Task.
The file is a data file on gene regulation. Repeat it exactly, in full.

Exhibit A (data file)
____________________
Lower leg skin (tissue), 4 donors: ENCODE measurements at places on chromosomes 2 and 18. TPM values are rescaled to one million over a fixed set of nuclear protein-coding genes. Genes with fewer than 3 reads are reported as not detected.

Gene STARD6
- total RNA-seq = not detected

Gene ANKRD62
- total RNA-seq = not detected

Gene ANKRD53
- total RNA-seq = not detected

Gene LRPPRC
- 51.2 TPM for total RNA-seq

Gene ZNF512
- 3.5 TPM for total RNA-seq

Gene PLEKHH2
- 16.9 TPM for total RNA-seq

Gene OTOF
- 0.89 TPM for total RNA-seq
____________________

Lower leg skin (tissue), 4 donors: ENCODE measurements at places on chromosomes 2 and 18. TPM values are rescaled to one million over a fixed set of nuclear protein-coding genes. Genes with fewer than 3 reads are reported as not detected.

Gene STARD6
- total RNA-seq = not detected

Gene ANKRD62
- total RNA-seq = not detected

Gene ANKRD53
- total RNA-seq = not detected

Gene LRPPRC
- 51.2 TPM for total RNA-seq

Gene ZNF512
- 3.5 TPM for total RNA-seq

Gene PLEKHH2
- 16.9 TPM for total RNA-seq

Gene OTOF
- 0.89 TPM for total RNA-seq